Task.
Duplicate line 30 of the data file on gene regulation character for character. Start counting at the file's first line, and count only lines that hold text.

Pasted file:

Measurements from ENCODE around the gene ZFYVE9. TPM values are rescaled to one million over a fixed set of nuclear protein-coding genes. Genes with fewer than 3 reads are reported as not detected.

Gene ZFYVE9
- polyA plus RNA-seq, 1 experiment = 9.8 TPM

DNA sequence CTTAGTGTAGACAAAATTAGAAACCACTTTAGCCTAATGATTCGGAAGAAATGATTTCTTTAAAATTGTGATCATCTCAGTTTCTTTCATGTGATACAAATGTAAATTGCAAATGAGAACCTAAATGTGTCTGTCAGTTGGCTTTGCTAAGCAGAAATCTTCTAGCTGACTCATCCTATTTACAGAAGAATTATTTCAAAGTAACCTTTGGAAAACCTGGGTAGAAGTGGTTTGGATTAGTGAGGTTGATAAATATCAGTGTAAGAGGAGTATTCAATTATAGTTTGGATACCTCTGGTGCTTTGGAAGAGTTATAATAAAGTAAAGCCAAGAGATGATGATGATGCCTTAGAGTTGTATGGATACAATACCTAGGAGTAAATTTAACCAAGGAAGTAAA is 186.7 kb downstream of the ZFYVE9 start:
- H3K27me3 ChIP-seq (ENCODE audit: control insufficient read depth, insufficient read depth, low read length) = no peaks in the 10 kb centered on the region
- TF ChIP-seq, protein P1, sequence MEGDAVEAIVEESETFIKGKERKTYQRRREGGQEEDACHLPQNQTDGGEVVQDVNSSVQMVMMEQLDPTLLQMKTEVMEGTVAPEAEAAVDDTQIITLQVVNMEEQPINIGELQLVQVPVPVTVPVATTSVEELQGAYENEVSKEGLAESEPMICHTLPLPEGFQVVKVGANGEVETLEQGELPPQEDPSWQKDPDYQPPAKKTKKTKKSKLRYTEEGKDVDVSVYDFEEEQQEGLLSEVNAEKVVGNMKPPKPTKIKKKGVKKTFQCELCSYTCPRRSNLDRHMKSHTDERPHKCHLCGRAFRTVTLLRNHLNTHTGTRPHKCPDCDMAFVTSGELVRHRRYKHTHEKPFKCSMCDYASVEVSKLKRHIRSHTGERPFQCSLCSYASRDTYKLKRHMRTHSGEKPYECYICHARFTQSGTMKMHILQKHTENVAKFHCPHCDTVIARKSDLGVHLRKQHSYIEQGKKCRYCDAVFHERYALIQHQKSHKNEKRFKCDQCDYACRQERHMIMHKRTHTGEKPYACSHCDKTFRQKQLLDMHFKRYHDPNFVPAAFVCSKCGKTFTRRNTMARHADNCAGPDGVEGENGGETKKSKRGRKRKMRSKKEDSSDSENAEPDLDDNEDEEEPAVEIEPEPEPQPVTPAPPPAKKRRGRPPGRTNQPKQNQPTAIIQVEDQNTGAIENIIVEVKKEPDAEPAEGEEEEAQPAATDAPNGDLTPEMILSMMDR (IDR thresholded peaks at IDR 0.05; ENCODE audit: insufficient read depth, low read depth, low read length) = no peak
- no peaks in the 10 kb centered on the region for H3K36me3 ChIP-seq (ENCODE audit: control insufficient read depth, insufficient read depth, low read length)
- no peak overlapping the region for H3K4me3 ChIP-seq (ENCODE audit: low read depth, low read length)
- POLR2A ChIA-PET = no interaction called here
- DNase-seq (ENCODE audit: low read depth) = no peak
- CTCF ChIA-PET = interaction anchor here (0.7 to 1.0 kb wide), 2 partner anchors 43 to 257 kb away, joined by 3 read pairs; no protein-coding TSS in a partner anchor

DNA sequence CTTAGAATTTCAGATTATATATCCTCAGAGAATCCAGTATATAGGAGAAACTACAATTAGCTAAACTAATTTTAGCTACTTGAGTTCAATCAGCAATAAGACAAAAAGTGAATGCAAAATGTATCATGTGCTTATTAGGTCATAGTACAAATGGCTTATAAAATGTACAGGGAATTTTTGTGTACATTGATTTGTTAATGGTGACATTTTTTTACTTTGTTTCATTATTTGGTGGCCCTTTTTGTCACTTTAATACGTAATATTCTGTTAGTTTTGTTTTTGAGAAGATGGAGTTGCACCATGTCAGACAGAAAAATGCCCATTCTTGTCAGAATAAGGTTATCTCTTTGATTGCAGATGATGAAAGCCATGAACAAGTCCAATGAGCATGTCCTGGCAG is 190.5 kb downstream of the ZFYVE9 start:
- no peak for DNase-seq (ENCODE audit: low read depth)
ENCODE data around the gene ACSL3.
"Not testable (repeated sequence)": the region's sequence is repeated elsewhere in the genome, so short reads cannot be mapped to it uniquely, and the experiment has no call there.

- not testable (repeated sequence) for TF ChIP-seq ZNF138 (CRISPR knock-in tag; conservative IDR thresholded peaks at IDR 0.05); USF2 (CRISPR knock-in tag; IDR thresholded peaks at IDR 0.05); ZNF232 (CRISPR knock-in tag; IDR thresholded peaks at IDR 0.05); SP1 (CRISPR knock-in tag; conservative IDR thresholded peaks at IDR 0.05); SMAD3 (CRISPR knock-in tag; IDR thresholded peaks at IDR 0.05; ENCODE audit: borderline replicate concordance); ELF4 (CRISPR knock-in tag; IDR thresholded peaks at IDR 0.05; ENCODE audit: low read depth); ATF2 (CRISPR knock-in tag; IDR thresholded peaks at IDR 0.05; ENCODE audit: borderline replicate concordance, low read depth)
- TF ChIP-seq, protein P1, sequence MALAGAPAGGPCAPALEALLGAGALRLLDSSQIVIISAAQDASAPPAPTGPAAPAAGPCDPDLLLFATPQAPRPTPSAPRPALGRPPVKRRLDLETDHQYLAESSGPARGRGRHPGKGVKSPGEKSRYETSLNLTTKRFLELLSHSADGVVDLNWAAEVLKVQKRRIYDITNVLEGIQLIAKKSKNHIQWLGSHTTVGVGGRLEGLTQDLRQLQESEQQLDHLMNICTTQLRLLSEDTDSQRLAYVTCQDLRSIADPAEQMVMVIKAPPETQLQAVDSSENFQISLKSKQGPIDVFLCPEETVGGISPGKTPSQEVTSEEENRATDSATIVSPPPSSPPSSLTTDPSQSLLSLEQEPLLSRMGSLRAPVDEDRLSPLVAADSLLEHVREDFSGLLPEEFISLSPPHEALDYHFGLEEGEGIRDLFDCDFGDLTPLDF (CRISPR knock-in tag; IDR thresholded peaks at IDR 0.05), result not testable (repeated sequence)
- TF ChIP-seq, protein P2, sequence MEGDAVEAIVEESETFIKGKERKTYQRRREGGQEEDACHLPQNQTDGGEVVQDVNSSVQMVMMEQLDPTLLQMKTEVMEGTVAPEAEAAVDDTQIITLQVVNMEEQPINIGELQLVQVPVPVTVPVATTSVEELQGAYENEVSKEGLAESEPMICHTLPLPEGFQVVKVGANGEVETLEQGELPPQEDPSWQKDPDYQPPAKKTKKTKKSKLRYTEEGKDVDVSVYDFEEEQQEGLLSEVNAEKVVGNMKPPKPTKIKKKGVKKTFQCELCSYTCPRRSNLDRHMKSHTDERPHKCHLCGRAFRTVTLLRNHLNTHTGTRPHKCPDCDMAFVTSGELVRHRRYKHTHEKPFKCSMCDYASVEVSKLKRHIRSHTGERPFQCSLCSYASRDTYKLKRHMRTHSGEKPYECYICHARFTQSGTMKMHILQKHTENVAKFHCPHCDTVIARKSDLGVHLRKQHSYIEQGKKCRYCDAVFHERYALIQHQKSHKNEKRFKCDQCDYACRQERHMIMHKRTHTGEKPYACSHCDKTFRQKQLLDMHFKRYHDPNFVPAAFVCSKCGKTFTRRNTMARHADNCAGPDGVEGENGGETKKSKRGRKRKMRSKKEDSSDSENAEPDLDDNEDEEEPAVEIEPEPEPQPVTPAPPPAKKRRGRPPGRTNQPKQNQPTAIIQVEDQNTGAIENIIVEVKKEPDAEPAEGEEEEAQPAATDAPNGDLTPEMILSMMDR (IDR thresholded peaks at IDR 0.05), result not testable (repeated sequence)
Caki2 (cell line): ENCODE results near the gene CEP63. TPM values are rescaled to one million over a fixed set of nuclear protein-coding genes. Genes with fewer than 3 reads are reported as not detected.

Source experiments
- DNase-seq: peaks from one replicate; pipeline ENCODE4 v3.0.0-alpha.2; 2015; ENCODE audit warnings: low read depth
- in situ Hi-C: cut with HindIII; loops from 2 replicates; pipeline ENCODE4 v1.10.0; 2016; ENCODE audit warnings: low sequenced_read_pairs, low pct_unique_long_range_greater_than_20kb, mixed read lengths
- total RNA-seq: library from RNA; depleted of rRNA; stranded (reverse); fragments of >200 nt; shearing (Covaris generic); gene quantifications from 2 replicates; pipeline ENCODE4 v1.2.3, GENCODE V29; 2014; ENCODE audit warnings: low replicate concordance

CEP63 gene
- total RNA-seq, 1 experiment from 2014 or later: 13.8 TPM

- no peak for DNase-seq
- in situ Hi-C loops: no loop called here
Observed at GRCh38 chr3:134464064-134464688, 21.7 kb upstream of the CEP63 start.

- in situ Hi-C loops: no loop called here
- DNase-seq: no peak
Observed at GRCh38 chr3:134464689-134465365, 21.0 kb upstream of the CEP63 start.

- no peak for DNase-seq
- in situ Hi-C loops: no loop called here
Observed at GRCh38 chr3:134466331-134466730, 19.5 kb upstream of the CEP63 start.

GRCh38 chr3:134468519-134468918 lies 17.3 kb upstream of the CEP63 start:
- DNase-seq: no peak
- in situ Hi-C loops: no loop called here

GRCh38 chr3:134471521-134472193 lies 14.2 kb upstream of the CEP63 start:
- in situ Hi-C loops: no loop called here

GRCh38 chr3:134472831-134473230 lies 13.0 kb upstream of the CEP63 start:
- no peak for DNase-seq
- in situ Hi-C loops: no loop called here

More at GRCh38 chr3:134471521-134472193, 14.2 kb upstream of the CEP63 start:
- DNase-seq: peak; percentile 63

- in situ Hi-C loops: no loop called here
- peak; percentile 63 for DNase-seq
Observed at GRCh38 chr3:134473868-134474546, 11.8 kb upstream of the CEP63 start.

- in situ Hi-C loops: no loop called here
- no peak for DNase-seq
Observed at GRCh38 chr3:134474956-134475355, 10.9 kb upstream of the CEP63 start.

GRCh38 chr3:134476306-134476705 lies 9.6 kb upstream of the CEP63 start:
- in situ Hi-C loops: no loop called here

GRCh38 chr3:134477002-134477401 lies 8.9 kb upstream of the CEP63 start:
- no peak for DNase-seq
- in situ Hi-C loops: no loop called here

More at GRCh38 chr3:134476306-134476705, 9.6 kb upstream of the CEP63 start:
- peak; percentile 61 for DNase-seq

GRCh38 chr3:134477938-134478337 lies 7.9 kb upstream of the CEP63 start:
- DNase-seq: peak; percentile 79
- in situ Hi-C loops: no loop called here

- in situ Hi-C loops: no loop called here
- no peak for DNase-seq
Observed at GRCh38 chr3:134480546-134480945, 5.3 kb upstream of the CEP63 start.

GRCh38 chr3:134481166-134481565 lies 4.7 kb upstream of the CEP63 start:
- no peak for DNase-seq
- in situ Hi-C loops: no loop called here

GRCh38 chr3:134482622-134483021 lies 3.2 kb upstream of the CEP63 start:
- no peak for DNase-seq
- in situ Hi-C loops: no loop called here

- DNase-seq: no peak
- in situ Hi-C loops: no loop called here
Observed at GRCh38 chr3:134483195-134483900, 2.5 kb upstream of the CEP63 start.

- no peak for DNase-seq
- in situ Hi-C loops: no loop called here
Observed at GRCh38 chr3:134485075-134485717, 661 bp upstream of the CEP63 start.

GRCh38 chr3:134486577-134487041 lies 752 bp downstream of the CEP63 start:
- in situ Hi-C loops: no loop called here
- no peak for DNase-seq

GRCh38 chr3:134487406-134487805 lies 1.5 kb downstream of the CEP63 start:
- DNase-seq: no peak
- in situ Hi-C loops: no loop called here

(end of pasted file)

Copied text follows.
- DNase-seq: no peak